5 years ago

Symmetry-Directed Self-Assembly of a Tetrahedral Protein Cage Mediated by de Novo-Designed Coiled Coils

Symmetry-Directed Self-Assembly of a Tetrahedral Protein Cage Mediated by de Novo-Designed Coiled Coils
James C. A. Bardwell, Aaron Sciore, Ajitha S. Cristie-David, Philipp Koldewey, Joseph D. Eschweiler, Somayesadat Badieyan, E. Neil G. Marsh, Brandon T. Ruotolo, Min Su
The cover picture shows the application of symmetry principles to assembling proteins into geometrical cages. In their communication, E. N. G. Marsh et al. explain how they used a small, trimeric, coiled-coil domain to assemble a trimeric enzyme into a well-defined tetrahedral cage. This was achieved by genetically fusing the coiled-coil domain to the C terminus of the enzyme protein through a flexible polyglycine linker sequence—the coiled-coil acts as a molecular “twist-tie” to hold the cage together. Other than optimizing the strength of the coiled-coil interaction and the length of the glycine linker, no further constraints were needed to assemble the desired tetrahedral cage in high yield. This methodology provides a flexible and modular symmetry-based approach to assembling polyhedral protein cages that can be expanded to use de novo-designed coiled coils as off-the-shelf components for protein assembly.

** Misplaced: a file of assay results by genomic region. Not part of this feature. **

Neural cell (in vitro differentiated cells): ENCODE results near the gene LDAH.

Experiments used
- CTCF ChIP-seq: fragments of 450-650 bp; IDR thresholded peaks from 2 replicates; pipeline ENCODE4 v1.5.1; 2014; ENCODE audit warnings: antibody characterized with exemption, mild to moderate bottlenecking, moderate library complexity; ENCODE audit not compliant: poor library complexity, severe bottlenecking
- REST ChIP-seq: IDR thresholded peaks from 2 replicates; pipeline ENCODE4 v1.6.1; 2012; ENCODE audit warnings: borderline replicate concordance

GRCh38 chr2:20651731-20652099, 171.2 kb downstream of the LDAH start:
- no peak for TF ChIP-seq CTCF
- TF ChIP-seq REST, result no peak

Publisher URL: http://onlinelibrary.wiley.com/resolve/doi

DOI: 10.1002/cbic.201700481

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